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10 Reasons to Volunteer Your Time or Work for Free

By David Quilty

internshipIf someone asked whether you would like to work for free, your initial reaction might be, “No way!” or, “Why would I do that?” However, there are several reasons, depending on your situation and goals, why volunteering may actually be in your best interest.

For example, if you’re focused on how to make your paycheck last longer, think too of how to make it bigger. Working gratis can provide you with the experience to do just that.

But, given all the volunteer “opportunities” available these days, it’s important to choose wisely where to exert your non-compensated efforts. Do you want to gain experience or networking connections to further your career, or do you simply want to satisfy some personal curiosities or charitable desires? Whatever your goals, there are numerous reasons to work for your own benefit without drawing a paycheck.

10 Reasons You Should Work for Free

1. Gain Valuable Job Experience
Recent evidence reveals that companies are recruiting more of their own interns to be full-time employees than ever before. So why not get in on some of that hiring action? By interning at a company you wish to work for, you increase your chances of getting hired permanently than if you apply for a job through the normal channels. Internship opportunities can work for new graduates and experienced professionals alike.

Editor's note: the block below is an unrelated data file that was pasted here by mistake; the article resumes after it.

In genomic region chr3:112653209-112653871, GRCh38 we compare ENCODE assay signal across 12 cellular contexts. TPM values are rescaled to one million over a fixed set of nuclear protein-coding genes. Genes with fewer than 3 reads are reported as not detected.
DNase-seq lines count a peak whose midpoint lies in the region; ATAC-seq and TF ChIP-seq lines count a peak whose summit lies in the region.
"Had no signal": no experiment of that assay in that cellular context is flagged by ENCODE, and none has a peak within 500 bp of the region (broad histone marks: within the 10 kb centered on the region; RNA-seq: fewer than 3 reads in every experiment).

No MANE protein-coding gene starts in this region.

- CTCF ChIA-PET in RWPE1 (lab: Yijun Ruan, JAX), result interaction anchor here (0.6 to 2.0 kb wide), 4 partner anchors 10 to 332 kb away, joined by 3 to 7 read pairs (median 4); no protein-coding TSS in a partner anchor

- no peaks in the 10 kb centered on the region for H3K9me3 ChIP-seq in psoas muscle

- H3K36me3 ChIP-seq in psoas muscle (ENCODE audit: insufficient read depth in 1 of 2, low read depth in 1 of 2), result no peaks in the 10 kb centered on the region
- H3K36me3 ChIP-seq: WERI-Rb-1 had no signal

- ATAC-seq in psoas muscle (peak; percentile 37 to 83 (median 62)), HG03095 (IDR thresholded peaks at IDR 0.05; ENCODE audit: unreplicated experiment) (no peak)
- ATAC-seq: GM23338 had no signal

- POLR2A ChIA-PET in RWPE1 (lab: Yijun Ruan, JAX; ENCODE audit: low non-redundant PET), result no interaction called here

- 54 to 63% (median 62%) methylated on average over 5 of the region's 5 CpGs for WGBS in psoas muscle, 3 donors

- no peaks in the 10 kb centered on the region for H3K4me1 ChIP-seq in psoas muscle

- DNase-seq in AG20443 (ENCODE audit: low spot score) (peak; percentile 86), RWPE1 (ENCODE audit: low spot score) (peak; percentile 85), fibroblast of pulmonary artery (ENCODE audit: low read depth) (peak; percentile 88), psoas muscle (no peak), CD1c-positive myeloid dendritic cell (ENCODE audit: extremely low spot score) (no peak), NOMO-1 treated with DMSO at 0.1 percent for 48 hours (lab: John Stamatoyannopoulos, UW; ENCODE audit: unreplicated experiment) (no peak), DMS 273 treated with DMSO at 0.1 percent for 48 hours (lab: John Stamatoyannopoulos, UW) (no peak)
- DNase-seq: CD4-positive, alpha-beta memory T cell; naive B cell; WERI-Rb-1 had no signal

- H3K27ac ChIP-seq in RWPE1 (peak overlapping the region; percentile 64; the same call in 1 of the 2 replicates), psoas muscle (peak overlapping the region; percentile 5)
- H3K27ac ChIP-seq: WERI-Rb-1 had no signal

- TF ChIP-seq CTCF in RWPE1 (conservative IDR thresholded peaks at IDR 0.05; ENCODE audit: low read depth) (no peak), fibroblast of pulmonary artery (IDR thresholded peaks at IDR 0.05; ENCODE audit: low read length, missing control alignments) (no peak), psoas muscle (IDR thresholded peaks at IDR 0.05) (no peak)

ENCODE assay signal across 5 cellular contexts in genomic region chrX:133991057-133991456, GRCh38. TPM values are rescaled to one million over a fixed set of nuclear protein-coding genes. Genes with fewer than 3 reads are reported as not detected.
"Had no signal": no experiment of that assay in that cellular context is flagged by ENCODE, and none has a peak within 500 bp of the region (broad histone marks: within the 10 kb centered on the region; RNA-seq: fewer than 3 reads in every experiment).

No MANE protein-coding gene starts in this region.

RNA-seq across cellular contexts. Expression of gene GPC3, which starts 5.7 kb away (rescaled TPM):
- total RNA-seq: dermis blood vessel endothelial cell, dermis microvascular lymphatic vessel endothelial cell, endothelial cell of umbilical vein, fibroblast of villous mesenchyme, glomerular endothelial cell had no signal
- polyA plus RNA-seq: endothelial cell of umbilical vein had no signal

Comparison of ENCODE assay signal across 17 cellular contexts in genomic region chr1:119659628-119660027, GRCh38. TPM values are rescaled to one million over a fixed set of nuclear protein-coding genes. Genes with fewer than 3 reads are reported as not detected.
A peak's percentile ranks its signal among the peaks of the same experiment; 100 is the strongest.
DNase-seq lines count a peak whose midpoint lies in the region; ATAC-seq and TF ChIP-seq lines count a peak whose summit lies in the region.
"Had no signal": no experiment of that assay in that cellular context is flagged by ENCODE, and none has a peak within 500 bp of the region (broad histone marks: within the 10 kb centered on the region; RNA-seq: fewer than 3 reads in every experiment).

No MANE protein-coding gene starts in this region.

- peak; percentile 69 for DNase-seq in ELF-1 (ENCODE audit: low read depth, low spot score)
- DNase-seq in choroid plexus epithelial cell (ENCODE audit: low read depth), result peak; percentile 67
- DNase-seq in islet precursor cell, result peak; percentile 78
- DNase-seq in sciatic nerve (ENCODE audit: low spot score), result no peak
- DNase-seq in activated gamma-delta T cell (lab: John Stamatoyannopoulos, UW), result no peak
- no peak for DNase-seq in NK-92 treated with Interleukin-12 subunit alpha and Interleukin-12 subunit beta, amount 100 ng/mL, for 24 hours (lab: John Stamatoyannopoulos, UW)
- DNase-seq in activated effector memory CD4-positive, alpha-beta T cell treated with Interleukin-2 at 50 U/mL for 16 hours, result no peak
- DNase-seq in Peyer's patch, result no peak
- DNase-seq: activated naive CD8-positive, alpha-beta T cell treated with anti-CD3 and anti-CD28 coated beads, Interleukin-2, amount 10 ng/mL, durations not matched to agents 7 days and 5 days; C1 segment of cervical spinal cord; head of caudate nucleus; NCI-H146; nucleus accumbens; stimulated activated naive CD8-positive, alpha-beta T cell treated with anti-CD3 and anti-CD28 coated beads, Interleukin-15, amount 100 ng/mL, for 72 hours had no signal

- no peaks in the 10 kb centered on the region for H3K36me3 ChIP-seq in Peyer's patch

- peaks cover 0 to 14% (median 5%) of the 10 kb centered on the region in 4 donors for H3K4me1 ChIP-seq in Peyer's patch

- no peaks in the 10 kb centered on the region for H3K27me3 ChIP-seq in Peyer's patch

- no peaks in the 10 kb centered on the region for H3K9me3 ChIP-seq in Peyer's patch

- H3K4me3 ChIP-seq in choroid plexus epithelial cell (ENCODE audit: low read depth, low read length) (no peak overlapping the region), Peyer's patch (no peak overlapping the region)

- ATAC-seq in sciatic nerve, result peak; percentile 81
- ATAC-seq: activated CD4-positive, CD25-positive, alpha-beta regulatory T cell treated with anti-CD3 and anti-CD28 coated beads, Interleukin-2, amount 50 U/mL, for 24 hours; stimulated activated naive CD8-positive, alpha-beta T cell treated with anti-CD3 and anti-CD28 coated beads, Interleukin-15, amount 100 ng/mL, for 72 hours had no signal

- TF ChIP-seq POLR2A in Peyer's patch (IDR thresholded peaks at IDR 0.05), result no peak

2. Build a Portfolio
If you are a freelance web designer or consultant, the more happy clients you have, the better you will look to prospective ones. By occasionally working for free on a successful new company logo or a sought-after business plan, you can grow your portfolio while attracting the attention of new prospects.

3. Stay Sharp While Unemployed
Job loss can deal a heavy blow to your ego and self-esteem. In this employment market, it can take months (if not years) to find a new job, so what better way to use some of that downtime than to do something to boost morale? Volunteer with companies in your field to keep yourself working and simultaneously increase the odds of landing a full-time job.

4. Learn New Skills
You may have graduated from college just 10 short years ago, but that doesn’t mean your skills are up to snuff. For most jobs, ability requirements change almost overnight, and you need to stay on top of your game to remain attractive to employers. Do a little work for free in your chosen field to acquire or hone the job skills that employers look for; additionally, this will put you in front of hiring managers and potential employers.

5. Gain Exposure for Your Work
Are you an artist or photographer? By taking on free gigs with corporations, you can showcase your work in bigger and better markets than were previously available to you.

Let’s say a major soda company has a competition for a new seasonal logo, and the prize doesn’t involve any money. Rather, the winning logo will be on soda cans for a full month, along with your signature and website. It would be foolish to turn down that kind of exposure just because it lacks an up-front financial reward.

6. Gain Enriching Experiences